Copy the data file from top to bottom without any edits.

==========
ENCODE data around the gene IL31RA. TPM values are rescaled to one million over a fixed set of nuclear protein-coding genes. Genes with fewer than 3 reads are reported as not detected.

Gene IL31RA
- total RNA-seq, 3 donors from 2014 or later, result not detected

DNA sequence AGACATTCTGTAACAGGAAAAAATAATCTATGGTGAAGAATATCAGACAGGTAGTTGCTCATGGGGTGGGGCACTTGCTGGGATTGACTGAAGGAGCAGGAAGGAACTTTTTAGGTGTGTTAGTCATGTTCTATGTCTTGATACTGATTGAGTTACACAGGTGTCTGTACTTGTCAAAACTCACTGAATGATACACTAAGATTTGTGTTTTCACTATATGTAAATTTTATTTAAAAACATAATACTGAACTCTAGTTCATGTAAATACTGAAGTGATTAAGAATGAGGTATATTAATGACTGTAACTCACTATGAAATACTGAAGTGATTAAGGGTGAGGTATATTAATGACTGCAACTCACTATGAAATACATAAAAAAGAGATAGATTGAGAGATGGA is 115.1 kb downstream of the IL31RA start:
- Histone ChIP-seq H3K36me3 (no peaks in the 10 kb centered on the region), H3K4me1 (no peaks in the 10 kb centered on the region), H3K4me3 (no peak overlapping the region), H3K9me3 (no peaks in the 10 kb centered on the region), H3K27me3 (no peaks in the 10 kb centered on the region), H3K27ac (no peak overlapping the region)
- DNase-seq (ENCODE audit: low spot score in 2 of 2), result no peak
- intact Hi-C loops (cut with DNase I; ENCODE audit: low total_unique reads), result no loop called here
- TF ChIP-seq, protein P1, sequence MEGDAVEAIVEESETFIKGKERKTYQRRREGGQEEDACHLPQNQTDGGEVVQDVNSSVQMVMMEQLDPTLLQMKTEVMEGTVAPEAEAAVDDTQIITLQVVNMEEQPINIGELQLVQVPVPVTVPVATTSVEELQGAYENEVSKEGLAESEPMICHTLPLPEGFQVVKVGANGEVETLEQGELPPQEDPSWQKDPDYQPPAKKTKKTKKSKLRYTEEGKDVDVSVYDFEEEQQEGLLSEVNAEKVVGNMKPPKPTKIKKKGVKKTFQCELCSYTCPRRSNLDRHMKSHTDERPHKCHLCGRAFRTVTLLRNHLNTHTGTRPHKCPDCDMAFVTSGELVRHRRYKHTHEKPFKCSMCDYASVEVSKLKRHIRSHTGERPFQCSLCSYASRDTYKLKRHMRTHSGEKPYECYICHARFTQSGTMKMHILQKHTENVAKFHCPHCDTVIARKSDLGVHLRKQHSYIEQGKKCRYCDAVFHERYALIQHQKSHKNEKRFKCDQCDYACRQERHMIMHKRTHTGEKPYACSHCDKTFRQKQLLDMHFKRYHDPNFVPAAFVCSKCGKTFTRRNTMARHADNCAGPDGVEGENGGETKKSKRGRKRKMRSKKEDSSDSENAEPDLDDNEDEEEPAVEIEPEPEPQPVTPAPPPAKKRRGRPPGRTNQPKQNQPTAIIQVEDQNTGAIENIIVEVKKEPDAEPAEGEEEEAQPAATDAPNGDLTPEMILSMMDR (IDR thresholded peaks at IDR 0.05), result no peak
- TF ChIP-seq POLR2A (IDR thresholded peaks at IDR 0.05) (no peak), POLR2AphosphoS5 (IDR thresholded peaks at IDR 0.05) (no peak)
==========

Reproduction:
ENCODE data around the gene IL31RA. TPM values are rescaled to one million over a fixed set of nuclear protein-coding genes. Genes with fewer than 3 reads are reported as not detected.

Gene IL31RA
- total RNA-seq, 3 donors from 2014 or later, result not detected

DNA sequence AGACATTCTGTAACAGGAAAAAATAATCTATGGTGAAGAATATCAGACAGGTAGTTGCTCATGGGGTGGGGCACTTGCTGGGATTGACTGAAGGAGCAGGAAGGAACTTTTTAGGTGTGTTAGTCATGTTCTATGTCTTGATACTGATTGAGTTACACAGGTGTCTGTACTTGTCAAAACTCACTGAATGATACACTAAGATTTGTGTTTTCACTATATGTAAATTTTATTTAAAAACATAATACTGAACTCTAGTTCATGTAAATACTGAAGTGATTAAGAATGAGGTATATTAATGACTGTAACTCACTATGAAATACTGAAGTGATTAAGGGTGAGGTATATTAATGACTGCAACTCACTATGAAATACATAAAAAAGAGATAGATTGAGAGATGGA is 115.1 kb downstream of the IL31RA start:
- Histone ChIP-seq H3K36me3 (no peaks in the 10 kb centered on the region), H3K4me1 (no peaks in the 10 kb centered on the region), H3K4me3 (no peak overlapping the region), H3K9me3 (no peaks in the 10 kb centered on the region), H3K27me3 (no peaks in the 10 kb centered on the region), H3K27ac (no peak overlapping the region)
- DNase-seq (ENCODE audit: low spot score in 2 of 2), result no peak
- intact Hi-C loops (cut with DNase I; ENCODE audit: low total_unique reads), result no loop called here
- TF ChIP-seq, protein P1, sequence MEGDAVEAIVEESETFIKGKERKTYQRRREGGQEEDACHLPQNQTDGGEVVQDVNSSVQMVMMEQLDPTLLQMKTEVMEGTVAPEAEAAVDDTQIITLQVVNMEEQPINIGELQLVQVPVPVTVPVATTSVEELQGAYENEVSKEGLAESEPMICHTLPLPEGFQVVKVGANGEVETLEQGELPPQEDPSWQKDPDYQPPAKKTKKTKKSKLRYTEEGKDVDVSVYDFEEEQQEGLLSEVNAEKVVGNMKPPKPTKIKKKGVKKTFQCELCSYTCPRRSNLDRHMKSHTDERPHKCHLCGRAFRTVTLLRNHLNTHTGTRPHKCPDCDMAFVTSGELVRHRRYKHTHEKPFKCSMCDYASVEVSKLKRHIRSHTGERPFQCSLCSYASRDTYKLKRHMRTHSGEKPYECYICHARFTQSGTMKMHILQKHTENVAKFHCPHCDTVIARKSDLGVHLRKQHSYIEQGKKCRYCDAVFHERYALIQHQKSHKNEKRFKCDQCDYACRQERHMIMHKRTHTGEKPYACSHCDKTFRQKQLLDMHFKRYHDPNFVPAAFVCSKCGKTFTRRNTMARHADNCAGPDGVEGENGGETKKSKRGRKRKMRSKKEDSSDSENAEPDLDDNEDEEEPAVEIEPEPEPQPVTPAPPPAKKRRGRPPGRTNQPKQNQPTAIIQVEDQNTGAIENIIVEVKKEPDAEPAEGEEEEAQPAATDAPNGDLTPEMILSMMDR (IDR thresholded peaks at IDR 0.05), result no peak
- TF ChIP-seq POLR2A (IDR thresholded peaks at IDR 0.05) (no peak), POLR2AphosphoS5 (IDR thresholded peaks at IDR 0.05) (no peak)